Governance

What makes one poor in India

Global Multidimensional Poverty Index 2022 shows lack of access to nutrition, fuel, housing and sanitation keeps millions in poverty

 
By DTE Staff
Published: Tuesday 18 October 2022
India still has nearly 229 million multidimensional poor, in absolute terms — the highest in the world. Photo: Wikimedia Commons
India still has nearly 229 million multidimensional poor, in absolute terms — the highest in the world. Photo: Wikimedia Commons India still has nearly 229 million multidimensional poor, in absolute terms — the highest in the world. Photo: Wikimedia Commons

India has uplifted 415 million people from multidimensional poverty between 2005-2006 and 2019-2021, according to the latest Global Multidimensional Poverty Index 2022 released by the United Nations Development Programme (UNDP) and research centre Oxford Poverty and Human Development Initiative (OPHDI).  

The index, MPI 2022, takes into consideration three dimensions — health, education and standard of living — besides income poverty. There are 10 indicators under these on which the assessment ranks countries.


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But India still has nearly 229 million multidimensional poor, in absolute terms — the highest in the world. Of these, 90 per cent live in rural areas and the rest in urban areas. So, what keeps one poor in India, primarily in rural areas?

Poverty was mostly caused by the lack of access to nutrition, housing, fuel and sanitation, going by the MPI 2022. More than half of the multidimensional poor or 125 million suffer deprivations on three indicators: Housing, sanitation and cooking fuel package.

For each of these indicators, India has a massive national programme to ensure its coverage and access. For instance, the Swachh Bharat Mission rolled out in the last eight years led to India becoming open defecation free in October, 2019.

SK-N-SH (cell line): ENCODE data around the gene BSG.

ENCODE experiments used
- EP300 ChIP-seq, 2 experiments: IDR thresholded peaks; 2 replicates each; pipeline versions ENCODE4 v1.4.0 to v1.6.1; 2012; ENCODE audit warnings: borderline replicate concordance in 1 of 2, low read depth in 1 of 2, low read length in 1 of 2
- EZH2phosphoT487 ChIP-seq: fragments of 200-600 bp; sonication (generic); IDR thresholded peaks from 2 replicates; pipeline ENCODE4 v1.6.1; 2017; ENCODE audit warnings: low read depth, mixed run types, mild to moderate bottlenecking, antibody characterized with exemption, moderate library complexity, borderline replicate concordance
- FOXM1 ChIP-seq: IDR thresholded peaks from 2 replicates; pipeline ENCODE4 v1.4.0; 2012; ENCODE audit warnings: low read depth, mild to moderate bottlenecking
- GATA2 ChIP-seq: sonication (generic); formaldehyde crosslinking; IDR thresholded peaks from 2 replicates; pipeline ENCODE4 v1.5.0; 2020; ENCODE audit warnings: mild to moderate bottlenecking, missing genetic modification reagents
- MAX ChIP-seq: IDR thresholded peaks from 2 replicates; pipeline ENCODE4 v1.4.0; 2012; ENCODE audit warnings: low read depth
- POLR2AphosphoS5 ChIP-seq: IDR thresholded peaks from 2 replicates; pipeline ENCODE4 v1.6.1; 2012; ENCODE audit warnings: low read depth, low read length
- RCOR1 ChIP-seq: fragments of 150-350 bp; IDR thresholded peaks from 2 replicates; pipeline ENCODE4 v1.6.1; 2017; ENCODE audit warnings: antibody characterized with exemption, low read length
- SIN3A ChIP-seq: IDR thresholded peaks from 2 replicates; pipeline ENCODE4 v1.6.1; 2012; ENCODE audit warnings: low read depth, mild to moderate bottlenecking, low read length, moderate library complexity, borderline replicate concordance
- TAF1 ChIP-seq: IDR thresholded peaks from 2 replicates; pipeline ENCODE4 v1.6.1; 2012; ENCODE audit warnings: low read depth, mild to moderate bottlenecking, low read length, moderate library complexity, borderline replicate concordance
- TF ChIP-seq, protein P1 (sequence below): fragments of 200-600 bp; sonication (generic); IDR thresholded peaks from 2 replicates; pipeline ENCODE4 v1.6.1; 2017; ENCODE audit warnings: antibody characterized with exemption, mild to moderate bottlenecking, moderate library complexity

Similarly, the Pradhan Mantri Awas Yojana (PMAY) rolled out six years ago aimed to house every Indian in a pucca dwelling by 2022 

“Among poor people, deprivations in cooking fuel and housing are the most common, followed by nutrition and sanitation,” said the MPI 2022. More than 60 per cent of the poor experienced deprivation on nutrition access. 

Nutrition as a deprivation has high weight in MPI. So, under-performance on this will lead to higher levels of multidimensional poverty. “Two-thirds of the poor live in a household in which at least one person is deprived of nutrition,” the MPI 2022 showed. The report terms this situation a “worrying statistic.”


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“Because deprivations in nutrition have a larger weight, they contribute by far the most to MPI value — nearly as much as cooking fuel, housing and sanitation combined,” explained the MPI 2022 on the key deprivations that contribute to poverty in the country.

India’s significant progress in poverty reduction was also attributed to a steep decline in the deprivation of sanitation, cooking fuel and housing. “Deprivations in sanitation, cooking fuel and housing fell the most from 2015-16 to 2019-21,” say the MPI 2022.

This period also coincides with a faster reduction in multidimensional poverty.

“The share of the population who were poor and deprived of sanitation dropped from 24.4 per cent in 2015/2016 to 11.3 per cent in 2019/2021,” said MPI 2022.

Similarly, on cooking fuel, the share of the population who were poor and cooked primarily with wood, dung, charcoal or another solid fuel shrunk by 50 per cent from 26.0 per cent in 2015-16 to 13.9 per cent in 2019-21.

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